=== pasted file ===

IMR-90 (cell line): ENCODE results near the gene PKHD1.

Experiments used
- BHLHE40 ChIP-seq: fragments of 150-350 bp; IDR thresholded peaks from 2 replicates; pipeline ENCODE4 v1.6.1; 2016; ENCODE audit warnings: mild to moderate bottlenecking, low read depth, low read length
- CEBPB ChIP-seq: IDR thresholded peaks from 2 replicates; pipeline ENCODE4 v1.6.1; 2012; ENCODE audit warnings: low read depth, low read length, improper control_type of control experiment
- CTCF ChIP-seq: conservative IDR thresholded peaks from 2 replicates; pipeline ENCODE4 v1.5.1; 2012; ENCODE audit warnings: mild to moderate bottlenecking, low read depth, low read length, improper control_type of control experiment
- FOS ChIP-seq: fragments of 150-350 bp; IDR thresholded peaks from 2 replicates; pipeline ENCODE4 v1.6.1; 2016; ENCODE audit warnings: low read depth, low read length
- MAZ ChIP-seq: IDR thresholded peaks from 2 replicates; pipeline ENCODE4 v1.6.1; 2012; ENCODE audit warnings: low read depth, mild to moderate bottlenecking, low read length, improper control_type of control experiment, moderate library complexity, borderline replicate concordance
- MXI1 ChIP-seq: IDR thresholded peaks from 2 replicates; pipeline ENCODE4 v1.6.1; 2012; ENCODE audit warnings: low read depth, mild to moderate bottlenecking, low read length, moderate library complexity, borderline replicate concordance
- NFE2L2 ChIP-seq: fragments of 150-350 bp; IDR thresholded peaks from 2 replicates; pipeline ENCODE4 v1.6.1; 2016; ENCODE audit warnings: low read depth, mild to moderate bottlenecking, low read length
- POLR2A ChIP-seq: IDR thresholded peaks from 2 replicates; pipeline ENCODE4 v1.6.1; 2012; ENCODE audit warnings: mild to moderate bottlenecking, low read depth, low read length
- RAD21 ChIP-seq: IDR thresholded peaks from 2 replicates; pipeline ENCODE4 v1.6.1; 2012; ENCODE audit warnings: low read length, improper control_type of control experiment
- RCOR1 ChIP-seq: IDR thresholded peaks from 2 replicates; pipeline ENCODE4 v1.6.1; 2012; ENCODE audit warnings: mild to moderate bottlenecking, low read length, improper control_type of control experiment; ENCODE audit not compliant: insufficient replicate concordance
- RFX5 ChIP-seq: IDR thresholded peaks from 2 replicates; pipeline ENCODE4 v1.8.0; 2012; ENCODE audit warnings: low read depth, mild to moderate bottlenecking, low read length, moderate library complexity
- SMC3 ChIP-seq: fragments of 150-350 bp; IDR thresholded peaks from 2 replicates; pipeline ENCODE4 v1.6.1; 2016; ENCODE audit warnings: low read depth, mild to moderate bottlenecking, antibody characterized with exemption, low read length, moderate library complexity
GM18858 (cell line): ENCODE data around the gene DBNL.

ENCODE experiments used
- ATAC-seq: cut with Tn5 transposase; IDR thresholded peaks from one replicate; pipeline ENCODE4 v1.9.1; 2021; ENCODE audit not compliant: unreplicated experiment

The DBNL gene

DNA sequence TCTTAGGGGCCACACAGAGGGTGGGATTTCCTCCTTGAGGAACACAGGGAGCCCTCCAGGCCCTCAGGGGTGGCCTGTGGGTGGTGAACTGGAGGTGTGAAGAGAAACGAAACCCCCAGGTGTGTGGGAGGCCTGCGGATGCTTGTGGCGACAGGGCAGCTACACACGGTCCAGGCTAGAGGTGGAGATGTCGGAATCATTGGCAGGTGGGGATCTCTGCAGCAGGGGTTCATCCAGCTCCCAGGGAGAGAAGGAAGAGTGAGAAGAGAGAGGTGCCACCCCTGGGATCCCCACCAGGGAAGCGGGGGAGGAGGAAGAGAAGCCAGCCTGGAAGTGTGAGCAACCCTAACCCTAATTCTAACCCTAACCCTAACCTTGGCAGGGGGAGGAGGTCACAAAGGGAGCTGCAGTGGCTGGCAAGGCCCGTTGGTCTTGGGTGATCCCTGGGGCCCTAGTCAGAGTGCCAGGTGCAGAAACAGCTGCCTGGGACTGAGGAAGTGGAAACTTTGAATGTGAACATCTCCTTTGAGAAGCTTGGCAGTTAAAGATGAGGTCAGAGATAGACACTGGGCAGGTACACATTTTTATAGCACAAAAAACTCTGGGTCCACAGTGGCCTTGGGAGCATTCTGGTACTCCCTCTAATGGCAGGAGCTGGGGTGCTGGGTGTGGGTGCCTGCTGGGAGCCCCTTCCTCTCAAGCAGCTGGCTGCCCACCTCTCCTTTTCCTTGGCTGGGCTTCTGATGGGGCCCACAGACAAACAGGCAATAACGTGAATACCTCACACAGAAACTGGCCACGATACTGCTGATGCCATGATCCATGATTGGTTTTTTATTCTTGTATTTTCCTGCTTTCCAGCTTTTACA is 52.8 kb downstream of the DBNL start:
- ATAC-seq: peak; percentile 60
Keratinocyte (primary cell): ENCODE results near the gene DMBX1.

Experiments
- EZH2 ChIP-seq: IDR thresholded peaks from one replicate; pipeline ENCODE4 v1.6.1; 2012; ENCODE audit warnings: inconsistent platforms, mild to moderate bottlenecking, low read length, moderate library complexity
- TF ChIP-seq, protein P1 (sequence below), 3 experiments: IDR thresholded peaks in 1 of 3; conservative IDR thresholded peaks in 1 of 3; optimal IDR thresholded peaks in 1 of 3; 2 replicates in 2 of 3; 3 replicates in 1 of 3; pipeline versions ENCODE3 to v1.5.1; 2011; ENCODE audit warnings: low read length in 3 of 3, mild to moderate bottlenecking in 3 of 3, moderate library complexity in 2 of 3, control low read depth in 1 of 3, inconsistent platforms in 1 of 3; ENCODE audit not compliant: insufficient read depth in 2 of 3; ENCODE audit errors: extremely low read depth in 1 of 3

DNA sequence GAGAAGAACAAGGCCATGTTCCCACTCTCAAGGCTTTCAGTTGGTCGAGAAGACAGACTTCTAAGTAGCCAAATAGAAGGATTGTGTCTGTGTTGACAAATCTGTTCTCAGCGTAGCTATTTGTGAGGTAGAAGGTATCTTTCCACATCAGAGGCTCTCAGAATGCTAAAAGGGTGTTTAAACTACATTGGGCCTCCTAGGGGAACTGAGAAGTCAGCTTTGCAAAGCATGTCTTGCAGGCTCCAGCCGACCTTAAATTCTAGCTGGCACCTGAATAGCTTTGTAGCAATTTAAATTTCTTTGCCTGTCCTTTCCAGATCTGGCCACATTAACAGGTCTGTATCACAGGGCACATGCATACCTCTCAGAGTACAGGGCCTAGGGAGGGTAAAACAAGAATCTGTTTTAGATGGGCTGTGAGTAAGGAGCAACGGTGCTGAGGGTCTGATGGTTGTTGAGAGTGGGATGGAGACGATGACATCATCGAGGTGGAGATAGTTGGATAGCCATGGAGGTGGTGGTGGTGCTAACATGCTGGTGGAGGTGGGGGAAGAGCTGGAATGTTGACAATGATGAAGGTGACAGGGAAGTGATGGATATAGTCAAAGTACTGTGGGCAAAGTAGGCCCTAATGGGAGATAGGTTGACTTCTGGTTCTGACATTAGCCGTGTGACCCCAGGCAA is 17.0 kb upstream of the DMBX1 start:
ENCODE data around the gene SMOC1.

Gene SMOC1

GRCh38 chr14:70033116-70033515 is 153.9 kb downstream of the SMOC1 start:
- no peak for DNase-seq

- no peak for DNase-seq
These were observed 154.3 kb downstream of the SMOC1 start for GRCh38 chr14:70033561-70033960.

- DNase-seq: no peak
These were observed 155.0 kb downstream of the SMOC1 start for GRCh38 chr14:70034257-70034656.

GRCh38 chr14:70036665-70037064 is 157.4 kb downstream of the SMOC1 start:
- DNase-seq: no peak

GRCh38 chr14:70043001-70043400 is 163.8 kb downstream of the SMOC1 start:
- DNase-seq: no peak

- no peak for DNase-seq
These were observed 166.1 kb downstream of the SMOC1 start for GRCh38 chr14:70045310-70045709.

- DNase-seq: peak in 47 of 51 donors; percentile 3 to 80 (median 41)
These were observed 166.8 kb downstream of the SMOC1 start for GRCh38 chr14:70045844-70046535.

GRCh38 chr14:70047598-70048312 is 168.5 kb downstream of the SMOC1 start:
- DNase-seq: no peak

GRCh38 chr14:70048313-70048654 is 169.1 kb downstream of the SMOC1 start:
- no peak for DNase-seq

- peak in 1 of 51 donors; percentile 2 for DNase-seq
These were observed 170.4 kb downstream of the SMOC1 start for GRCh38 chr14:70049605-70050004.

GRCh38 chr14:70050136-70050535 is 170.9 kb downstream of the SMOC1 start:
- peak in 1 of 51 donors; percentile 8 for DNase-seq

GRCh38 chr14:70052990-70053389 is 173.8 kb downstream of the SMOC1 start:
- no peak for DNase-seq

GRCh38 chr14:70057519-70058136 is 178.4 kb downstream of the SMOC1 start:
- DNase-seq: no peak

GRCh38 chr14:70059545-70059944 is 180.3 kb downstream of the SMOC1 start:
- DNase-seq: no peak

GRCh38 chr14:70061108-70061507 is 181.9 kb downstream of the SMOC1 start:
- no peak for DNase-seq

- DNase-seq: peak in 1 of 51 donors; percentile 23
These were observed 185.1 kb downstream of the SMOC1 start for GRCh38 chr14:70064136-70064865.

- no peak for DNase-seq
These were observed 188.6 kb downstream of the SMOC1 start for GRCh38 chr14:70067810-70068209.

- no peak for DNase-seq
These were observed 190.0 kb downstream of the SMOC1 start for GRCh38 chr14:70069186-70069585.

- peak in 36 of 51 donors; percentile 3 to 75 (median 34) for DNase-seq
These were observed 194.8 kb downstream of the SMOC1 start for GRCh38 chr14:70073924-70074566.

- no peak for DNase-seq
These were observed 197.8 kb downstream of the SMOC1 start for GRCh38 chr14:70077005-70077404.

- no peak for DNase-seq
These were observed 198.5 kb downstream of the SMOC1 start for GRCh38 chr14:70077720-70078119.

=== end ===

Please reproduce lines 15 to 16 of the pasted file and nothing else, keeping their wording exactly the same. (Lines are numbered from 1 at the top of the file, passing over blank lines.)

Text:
GM18858 (cell line): ENCODE data around the gene DBNL.

ENCODE experiments used